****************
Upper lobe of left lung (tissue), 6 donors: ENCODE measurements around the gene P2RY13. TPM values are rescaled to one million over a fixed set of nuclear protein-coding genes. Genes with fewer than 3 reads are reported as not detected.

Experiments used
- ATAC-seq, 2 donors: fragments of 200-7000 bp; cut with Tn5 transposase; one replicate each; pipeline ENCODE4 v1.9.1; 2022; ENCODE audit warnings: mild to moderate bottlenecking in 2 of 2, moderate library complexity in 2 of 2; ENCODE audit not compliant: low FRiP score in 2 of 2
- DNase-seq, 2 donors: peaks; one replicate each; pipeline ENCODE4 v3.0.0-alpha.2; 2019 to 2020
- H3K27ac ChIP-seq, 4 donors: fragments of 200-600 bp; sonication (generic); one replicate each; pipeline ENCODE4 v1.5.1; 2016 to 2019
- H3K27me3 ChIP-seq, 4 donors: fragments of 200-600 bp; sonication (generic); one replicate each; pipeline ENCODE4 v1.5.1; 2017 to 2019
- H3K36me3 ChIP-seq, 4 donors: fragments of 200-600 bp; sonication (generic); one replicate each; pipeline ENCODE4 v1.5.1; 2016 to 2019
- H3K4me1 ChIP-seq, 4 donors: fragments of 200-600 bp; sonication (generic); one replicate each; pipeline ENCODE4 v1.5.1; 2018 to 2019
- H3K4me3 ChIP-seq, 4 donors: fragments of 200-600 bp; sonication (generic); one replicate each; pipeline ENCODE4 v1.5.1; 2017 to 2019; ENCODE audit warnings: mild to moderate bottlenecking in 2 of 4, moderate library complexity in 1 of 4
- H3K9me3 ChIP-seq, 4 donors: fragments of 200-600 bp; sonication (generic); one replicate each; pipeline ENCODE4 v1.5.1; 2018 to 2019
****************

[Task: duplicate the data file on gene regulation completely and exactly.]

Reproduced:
Upper lobe of left lung (tissue), 6 donors: ENCODE measurements around the gene P2RY13. TPM values are rescaled to one million over a fixed set of nuclear protein-coding genes. Genes with fewer than 3 reads are reported as not detected.

Experiments used
- ATAC-seq, 2 donors: fragments of 200-7000 bp; cut with Tn5 transposase; one replicate each; pipeline ENCODE4 v1.9.1; 2022; ENCODE audit warnings: mild to moderate bottlenecking in 2 of 2, moderate library complexity in 2 of 2; ENCODE audit not compliant: low FRiP score in 2 of 2
- DNase-seq, 2 donors: peaks; one replicate each; pipeline ENCODE4 v3.0.0-alpha.2; 2019 to 2020
- H3K27ac ChIP-seq, 4 donors: fragments of 200-600 bp; sonication (generic); one replicate each; pipeline ENCODE4 v1.5.1; 2016 to 2019
- H3K27me3 ChIP-seq, 4 donors: fragments of 200-600 bp; sonication (generic); one replicate each; pipeline ENCODE4 v1.5.1; 2017 to 2019
- H3K36me3 ChIP-seq, 4 donors: fragments of 200-600 bp; sonication (generic); one replicate each; pipeline ENCODE4 v1.5.1; 2016 to 2019
- H3K4me1 ChIP-seq, 4 donors: fragments of 200-600 bp; sonication (generic); one replicate each; pipeline ENCODE4 v1.5.1; 2018 to 2019
- H3K4me3 ChIP-seq, 4 donors: fragments of 200-600 bp; sonication (generic); one replicate each; pipeline ENCODE4 v1.5.1; 2017 to 2019; ENCODE audit warnings: mild to moderate bottlenecking in 2 of 4, moderate library complexity in 1 of 4
- H3K9me3 ChIP-seq, 4 donors: fragments of 200-600 bp; sonication (generic); one replicate each; pipeline ENCODE4 v1.5.1; 2018 to 2019